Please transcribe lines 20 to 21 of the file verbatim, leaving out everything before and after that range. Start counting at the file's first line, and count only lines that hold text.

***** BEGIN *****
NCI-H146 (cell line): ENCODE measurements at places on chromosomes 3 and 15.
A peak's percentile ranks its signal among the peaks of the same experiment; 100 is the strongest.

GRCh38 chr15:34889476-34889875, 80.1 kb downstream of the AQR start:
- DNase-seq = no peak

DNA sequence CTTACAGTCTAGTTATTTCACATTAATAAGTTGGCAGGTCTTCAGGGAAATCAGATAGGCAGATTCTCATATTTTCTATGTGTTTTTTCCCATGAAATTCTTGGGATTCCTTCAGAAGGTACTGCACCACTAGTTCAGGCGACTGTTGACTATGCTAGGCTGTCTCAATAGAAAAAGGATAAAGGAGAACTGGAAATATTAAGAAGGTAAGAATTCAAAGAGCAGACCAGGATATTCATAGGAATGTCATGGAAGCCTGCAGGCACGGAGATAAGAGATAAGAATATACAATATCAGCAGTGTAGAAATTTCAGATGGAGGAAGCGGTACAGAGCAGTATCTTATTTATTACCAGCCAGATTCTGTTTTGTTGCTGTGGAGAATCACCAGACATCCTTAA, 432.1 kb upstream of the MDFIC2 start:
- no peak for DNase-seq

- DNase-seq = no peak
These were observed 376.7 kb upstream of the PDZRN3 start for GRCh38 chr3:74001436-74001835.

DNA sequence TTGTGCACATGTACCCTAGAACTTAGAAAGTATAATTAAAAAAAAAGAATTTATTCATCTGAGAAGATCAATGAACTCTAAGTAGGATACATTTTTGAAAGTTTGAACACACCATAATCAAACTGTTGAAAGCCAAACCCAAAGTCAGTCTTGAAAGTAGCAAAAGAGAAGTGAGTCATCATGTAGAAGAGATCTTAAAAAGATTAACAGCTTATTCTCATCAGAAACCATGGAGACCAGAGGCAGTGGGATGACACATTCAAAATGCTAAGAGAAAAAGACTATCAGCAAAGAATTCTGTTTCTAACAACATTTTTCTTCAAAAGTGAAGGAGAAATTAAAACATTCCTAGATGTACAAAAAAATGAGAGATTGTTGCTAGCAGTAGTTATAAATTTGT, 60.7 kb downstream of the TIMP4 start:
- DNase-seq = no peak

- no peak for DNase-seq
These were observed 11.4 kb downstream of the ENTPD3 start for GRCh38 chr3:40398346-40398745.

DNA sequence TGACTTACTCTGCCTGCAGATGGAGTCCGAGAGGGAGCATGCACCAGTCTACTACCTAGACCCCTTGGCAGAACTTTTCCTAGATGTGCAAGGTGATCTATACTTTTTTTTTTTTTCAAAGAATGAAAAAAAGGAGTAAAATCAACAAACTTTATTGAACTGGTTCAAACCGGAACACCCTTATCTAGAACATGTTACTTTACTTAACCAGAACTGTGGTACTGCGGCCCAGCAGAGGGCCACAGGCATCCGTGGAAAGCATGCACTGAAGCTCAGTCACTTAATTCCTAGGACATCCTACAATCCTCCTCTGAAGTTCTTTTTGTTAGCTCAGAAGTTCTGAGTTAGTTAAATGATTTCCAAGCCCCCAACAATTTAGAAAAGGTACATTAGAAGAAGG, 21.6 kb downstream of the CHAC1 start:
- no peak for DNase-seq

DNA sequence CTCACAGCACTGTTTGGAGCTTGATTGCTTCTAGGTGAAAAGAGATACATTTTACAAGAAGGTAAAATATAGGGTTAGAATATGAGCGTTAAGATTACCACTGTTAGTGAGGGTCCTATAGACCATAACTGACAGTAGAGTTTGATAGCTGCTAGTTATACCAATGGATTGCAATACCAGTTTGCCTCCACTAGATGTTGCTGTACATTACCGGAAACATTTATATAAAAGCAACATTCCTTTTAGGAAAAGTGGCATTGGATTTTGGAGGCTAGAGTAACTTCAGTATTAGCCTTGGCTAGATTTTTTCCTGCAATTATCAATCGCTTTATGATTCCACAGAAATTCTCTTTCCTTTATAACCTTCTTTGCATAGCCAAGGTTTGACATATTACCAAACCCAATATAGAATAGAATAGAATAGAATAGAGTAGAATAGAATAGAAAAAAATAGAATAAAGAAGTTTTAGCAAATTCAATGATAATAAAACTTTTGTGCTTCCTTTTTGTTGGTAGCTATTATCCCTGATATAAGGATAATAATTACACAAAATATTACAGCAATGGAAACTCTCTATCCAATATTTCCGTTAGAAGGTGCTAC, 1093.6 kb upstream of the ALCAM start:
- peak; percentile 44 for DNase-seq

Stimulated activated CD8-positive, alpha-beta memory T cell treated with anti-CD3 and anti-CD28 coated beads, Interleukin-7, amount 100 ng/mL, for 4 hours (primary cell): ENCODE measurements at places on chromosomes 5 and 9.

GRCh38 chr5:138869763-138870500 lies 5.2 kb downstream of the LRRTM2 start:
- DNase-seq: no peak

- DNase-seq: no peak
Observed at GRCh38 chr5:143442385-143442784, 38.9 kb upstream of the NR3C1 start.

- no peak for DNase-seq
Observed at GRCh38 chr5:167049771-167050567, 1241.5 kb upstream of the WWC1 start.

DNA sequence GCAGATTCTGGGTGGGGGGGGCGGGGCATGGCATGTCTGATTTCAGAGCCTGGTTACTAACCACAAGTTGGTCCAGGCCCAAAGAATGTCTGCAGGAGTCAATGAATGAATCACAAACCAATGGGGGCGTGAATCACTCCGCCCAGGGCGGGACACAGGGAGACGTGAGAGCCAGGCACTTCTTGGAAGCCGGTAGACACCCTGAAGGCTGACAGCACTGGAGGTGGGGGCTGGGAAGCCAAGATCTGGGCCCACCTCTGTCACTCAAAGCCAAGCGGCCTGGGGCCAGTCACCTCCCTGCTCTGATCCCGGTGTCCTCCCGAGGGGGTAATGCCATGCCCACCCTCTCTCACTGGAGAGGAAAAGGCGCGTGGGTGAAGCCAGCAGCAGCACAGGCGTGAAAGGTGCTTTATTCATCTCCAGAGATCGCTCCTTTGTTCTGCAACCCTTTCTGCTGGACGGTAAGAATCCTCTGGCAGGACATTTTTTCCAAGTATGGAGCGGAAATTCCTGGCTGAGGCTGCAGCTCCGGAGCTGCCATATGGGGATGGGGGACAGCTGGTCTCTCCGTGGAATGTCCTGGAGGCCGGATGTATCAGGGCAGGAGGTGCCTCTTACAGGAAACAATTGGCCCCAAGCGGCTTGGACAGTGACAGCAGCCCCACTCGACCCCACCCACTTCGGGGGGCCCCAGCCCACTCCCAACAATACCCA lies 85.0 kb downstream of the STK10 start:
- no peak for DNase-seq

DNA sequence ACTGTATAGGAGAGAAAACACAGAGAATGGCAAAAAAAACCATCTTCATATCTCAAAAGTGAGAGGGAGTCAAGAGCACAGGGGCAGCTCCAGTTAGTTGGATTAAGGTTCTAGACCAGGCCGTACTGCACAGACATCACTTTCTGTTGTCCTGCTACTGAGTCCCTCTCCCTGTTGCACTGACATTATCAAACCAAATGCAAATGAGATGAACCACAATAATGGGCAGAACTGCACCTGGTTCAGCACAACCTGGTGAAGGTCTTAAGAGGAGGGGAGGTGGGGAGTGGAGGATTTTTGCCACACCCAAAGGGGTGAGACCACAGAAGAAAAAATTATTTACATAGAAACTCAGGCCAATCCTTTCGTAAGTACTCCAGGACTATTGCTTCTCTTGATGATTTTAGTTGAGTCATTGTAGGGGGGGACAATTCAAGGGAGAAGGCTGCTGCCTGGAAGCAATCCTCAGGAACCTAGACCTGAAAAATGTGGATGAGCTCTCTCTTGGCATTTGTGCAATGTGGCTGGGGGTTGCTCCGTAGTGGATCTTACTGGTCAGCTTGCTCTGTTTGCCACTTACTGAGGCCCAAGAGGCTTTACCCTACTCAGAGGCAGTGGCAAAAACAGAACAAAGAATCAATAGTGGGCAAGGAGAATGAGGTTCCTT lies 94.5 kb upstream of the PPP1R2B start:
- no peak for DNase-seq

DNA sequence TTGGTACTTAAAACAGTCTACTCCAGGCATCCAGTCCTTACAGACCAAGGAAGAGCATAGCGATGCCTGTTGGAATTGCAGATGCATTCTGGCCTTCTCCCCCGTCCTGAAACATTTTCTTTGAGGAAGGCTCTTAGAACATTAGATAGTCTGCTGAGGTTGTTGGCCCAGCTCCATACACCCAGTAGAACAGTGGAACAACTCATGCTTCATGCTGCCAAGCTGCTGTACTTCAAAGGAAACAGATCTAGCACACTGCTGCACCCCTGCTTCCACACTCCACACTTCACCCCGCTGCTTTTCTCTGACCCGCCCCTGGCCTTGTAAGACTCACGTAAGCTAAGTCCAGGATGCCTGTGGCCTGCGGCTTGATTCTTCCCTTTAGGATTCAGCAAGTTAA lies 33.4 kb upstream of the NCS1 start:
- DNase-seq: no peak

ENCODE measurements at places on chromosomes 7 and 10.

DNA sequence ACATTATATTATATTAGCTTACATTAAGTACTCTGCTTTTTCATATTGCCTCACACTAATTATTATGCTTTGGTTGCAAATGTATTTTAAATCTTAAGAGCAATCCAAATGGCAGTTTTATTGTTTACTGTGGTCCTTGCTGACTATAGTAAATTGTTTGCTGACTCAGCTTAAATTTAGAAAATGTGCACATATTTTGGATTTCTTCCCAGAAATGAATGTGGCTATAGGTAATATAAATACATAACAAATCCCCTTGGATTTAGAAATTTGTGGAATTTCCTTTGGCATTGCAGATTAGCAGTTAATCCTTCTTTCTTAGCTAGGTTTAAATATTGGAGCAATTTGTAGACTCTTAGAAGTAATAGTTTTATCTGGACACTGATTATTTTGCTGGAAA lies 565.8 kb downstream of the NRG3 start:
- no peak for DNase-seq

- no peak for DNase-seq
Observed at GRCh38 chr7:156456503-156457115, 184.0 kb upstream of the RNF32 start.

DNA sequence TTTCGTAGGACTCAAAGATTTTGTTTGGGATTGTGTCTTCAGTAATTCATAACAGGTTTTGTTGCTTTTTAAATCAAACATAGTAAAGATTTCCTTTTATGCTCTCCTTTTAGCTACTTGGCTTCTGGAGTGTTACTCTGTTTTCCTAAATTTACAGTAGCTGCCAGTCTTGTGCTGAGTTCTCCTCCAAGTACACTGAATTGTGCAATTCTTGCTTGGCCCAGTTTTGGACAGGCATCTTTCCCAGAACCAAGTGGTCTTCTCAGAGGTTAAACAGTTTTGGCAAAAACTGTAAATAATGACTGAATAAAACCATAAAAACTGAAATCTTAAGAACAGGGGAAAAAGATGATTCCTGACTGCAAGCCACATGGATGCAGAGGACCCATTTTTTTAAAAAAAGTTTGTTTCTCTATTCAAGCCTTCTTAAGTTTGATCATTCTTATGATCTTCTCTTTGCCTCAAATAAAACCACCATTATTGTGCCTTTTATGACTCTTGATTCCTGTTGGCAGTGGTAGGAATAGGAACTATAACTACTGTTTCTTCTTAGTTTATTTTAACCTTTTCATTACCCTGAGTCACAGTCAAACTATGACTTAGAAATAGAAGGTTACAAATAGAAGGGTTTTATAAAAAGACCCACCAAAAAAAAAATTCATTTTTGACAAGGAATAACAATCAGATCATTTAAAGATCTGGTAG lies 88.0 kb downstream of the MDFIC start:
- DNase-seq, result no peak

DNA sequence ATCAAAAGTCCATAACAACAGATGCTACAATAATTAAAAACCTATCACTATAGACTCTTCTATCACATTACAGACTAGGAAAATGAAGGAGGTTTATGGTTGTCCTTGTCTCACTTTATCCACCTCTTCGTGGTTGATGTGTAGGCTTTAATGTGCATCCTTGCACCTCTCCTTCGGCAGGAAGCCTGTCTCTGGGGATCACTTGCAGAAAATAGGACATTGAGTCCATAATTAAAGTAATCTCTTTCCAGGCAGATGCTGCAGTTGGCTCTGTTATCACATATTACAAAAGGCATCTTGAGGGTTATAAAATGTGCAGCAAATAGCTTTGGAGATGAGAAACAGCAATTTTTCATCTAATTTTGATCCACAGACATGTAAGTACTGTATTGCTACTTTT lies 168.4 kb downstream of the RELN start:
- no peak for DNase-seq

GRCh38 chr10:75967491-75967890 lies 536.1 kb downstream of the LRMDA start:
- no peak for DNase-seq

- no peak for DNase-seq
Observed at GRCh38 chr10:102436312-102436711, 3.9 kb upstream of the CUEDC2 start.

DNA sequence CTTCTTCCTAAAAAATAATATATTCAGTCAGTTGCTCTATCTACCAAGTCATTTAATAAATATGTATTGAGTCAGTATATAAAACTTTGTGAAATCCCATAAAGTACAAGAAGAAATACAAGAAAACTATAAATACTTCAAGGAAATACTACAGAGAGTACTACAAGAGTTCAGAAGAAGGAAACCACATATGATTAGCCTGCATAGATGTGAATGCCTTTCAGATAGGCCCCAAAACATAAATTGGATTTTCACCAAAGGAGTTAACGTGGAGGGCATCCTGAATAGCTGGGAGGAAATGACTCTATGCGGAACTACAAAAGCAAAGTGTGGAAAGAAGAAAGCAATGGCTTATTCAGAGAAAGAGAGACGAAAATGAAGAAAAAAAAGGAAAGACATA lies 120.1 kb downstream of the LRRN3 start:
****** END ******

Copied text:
- DNase-seq: no peak
Observed at GRCh38 chr5:143442385-143442784, 38.9 kb upstream of the NR3C1 start.